Brad Childress gave the Vikings five days off, and Brett Favre spent most of that time at his home in Hattiesburg, Miss., and he appeared incredibly energetic, even youthful when I spoke to him.
Favre told me that for the first time all season he did not use the cold plunge at the team facility, which he typically uses immediately after practice to relieve pain in his knees and ankles.
As for his mindset, Favre told me that he’s aware of the two potential outcomes of the game, saying, “If you win, you go on. If you lose, you’re done -- and for me -- that could very well be my last game.’’
Favre has been one of Tony Romo’s boyhood idols since the Cowboys quarterback grew up in Burlington, Wisconsin. Romo told me this week that what most impresses him about Favre even now is his exceptional velocity for someone with a relatively short throwing motion and th e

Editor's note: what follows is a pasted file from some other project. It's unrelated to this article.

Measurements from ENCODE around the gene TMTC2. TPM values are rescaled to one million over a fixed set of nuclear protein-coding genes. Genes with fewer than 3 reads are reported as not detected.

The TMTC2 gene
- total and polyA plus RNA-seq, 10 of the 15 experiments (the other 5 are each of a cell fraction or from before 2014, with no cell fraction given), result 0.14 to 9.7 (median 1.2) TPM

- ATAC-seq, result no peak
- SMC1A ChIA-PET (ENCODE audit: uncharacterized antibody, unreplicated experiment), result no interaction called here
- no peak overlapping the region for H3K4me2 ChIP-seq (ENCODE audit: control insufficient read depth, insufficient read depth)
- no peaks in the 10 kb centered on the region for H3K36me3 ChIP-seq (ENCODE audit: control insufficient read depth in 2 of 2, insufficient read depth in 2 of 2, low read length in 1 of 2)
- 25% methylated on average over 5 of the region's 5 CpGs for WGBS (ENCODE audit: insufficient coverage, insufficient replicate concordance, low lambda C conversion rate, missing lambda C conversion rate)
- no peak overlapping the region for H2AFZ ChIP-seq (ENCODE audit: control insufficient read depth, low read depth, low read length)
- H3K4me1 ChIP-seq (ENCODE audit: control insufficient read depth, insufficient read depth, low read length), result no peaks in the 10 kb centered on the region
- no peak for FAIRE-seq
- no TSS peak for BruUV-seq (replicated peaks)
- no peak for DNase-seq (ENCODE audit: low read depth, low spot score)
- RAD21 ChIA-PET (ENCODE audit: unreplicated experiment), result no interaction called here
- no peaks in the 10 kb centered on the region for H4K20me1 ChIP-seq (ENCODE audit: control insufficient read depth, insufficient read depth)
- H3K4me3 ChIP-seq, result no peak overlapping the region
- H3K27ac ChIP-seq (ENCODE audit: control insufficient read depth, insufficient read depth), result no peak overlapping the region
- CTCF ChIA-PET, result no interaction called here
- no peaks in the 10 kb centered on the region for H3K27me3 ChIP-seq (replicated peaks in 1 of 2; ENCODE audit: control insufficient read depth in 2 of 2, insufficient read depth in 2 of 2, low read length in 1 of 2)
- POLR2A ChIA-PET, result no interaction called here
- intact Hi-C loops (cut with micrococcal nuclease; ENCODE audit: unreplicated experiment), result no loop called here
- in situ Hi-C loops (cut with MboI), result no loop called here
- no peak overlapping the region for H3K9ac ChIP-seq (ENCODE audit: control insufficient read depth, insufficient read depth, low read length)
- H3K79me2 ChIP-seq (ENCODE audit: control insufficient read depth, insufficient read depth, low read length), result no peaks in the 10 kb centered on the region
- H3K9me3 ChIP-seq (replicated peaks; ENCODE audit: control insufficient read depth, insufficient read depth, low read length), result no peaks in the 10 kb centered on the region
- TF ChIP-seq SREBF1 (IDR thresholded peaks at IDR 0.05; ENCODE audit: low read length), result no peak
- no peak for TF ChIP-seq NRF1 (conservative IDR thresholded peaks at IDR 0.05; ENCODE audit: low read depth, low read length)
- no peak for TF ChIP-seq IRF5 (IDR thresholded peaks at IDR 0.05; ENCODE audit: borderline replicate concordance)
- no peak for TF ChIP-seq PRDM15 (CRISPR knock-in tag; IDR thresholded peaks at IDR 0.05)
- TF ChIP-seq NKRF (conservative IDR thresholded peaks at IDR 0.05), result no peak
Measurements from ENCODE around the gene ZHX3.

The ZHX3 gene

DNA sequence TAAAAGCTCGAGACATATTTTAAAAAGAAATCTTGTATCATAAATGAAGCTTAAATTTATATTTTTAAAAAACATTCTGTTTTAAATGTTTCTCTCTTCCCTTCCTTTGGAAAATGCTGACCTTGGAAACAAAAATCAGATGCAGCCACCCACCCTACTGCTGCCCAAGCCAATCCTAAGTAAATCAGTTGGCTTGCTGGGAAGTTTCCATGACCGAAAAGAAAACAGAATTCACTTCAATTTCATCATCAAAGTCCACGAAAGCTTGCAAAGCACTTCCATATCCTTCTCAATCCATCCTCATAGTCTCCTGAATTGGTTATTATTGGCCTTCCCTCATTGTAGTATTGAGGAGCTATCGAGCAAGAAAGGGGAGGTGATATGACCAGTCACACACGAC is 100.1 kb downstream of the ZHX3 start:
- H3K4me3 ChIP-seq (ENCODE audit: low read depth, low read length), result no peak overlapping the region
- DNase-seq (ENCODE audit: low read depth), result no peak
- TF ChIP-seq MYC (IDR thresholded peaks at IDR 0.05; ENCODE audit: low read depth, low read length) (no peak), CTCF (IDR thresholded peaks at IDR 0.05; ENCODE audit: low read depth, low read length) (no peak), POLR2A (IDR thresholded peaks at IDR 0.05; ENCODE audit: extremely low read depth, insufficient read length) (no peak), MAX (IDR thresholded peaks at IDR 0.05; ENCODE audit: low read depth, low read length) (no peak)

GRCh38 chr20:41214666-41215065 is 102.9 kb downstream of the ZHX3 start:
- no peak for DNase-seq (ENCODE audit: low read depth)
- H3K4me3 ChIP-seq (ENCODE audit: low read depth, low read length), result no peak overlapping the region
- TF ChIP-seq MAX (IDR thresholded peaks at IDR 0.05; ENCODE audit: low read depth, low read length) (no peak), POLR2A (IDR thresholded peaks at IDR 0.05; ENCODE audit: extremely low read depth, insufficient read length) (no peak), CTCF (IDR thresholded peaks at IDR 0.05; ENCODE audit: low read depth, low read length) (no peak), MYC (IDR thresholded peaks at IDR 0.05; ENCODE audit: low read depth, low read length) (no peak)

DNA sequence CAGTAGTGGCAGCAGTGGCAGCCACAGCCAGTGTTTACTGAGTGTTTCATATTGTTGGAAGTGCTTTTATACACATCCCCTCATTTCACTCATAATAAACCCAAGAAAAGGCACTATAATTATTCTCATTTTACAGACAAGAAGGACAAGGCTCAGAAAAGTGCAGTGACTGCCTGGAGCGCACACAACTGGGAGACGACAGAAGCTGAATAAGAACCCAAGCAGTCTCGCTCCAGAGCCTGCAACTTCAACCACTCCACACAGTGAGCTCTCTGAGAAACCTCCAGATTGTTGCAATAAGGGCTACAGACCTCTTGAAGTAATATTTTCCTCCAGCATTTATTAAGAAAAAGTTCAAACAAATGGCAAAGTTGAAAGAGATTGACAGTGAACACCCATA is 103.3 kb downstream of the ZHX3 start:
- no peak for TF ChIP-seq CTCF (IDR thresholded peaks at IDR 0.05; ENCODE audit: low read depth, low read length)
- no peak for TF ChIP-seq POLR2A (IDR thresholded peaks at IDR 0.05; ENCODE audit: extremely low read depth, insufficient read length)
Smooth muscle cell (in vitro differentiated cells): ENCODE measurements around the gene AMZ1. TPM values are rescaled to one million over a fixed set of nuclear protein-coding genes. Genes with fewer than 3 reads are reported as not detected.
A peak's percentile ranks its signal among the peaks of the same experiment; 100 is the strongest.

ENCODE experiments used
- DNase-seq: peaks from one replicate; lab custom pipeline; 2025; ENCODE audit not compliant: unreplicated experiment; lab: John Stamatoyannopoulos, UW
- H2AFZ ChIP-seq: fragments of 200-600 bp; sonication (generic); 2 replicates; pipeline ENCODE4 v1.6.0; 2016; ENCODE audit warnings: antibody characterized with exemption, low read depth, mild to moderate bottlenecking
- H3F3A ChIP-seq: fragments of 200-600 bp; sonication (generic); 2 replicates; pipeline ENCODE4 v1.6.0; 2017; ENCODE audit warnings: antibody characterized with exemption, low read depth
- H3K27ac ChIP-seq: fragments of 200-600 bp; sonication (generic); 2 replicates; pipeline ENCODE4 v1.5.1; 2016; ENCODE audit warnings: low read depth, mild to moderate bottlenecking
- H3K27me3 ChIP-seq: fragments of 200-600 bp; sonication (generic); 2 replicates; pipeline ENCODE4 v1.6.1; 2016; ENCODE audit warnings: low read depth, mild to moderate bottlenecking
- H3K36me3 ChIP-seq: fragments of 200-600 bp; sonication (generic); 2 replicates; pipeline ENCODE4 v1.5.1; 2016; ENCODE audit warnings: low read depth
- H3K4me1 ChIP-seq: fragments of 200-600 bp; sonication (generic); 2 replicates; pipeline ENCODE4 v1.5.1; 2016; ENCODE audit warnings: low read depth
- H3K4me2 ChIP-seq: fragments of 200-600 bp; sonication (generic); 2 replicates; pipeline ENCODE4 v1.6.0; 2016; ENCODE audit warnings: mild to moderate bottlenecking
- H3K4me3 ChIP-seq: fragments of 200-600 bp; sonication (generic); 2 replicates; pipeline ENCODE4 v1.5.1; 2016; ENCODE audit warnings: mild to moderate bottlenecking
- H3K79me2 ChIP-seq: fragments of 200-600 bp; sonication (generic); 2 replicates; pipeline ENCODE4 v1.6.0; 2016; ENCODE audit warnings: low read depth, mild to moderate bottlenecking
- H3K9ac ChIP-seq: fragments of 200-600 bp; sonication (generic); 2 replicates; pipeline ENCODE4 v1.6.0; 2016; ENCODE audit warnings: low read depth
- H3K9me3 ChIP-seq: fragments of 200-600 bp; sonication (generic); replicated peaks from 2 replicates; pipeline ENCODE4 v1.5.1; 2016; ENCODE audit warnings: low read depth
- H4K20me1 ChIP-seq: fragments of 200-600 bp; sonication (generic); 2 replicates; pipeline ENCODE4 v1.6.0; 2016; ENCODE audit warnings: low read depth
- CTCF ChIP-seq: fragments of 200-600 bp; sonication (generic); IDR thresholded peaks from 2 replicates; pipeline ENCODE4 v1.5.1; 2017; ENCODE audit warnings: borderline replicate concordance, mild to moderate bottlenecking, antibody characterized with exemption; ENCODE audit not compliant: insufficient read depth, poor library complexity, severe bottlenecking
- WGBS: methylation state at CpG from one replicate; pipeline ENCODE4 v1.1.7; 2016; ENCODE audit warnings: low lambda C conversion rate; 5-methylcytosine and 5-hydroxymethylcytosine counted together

high number of revolutions on the football that create a tight spiral.
When asked about both quarterbacks limiting their interceptions with fewer improvisational plays, Romo said of Favre, “He still does it; you have to. Just not as often."